I’ve seen it in action; the opportunity in chaos, with two different types on entertainers on two different sides of this invisible line.

As an entertainment law consultant, I now find myself having to point out the world of opportunity outside of performances for clients. I know I’ve preached, until purple in the face, about collecting royalties and ancillary incomes but this is the chaos that provides the opportunity for clients to finally sit down and look at the more professional side of their careers. We may not be negotiating bigger performance fees today but we are definitely mapping careers, selling albums, restructuring digital income mechanisms.

The ability of others to navigate the blurry lines of economies shrunk by pandemics gives me a lifeline. The opportunistic optimists are working and this is my opportunity in chaos, somebody has to draft these agreements and negotiate these deals.

Other clients are idle, waiting for the rain to pass, hoping for the best because sadly arks are built when the weather is good. And let’s just say, Noah would still be considered a mad man in certain quarters today. It’s a painful reality, to deal with people on two sides of what could be argued a psychological line in the same industry. These are the entertainers who had convinced themselves that show money is the only money and now they sit with no money. They have no appreciation for the opportunity provided by chaos. These are the most painful to interact with because you cannot lament them, this is a vis majeure and we are not all wired to respond the same.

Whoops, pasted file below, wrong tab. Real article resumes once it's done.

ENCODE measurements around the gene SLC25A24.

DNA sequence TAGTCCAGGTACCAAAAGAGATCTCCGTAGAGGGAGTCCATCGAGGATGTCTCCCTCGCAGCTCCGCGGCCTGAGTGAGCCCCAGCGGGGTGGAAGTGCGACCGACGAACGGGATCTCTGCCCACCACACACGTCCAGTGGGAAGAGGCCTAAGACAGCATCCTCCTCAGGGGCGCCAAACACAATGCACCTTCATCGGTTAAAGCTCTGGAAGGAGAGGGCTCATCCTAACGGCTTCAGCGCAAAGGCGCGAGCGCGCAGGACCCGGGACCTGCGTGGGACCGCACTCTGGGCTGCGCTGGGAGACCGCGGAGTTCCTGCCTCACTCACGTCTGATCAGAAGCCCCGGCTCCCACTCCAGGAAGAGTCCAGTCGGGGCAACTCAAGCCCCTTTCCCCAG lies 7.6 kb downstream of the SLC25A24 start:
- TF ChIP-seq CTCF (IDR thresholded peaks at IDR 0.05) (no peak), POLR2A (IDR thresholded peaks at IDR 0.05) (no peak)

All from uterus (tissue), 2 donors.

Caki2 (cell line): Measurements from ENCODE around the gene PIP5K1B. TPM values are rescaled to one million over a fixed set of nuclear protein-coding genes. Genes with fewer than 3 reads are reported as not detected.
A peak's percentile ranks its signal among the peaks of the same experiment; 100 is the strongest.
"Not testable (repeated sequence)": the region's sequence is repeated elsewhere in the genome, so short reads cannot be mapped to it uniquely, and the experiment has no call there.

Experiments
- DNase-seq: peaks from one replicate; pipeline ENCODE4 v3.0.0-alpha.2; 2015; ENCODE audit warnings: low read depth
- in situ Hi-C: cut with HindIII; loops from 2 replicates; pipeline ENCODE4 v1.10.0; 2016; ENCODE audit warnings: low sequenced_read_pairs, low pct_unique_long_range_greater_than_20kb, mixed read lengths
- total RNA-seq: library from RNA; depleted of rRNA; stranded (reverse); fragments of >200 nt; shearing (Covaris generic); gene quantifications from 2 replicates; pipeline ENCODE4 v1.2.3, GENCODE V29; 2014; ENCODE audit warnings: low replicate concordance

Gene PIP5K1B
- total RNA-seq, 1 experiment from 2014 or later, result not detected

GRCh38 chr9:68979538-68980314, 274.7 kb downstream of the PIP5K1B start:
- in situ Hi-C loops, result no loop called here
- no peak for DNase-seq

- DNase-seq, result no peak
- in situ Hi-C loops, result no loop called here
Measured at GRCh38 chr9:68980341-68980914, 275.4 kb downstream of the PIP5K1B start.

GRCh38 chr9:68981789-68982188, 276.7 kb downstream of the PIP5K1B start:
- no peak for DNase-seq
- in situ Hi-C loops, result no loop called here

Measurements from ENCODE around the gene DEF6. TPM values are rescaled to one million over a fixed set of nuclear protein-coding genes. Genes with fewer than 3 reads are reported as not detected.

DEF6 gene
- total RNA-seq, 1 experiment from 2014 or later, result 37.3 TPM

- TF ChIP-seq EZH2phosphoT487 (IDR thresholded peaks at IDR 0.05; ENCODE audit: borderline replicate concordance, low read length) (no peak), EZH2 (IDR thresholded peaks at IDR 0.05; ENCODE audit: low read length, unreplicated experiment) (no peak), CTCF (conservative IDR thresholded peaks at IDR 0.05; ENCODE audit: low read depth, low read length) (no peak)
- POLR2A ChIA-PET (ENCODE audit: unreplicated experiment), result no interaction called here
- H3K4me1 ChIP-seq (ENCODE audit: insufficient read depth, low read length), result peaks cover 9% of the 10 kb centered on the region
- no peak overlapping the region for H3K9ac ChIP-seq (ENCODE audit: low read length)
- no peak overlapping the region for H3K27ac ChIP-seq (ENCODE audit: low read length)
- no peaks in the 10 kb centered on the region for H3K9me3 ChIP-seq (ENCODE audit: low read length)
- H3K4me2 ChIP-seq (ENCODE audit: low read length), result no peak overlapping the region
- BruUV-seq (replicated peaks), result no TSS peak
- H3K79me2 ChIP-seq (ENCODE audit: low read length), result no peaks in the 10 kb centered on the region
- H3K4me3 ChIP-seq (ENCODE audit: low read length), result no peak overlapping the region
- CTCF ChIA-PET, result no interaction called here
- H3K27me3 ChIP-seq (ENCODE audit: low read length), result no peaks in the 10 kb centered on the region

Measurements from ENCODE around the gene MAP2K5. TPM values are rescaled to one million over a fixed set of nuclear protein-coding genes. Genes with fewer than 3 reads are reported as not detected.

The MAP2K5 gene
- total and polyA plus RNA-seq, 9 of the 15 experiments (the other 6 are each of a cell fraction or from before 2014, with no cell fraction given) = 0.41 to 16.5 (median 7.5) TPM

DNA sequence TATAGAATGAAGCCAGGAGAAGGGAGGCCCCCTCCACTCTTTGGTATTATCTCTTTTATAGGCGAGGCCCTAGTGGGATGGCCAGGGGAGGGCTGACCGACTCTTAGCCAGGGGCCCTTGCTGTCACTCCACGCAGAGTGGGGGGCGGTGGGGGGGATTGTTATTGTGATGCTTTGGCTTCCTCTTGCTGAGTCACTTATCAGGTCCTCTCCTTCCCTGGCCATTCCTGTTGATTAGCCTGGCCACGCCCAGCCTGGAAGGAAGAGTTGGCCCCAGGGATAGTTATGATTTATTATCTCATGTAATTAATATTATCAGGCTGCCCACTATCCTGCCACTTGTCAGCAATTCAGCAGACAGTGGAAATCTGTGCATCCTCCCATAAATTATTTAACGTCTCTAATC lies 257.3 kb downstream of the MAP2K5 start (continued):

It has been a marvel to watch as HomeComing Events with its beloved TshwaneFontein et al. has to fight back to reclaim space from people who don’t host better events than us, but who started the race to the online event moon while we were trying to figure out the lines. This has characterized COVID19 in entertainment. Some have taken long to figure out that there aren’t really any lines and everybody ought to be painting the path to their own salvation.

It is business unusual, there is no “new” normal because everything is abnormal, no guarantees, no certainty, no idea what tomorrow looks like. No more clear lines. Just chaos and opportunity.

In Al Pacino’s final speech as Tony D’amato, acting in the movie “Any Given Sunday”, he makes a compelling argument which convicts me as much today as it did when I first heard it. He passionately urges:

You know when you get old in life
things get taken from you.
That’s, that’s part of life.
you only learn that when you start losing stuff.
You find out that life is just a game of inches.
So is football.
Because in either game
life or football
the margin for error is so small.
I mean
one-half step too late or too early
you don’t quite make it.
One-half second too slow or too fast
and you don’t quite catch it.
The inches we need are everywhere around us.
They are in every break of the game
every minute, every second.”

Entertainment, law and eventing, are no different to life and football. The inches we need are everywhere around us, we just need to find them, fight for them and draw new lines.

Katlego Malatji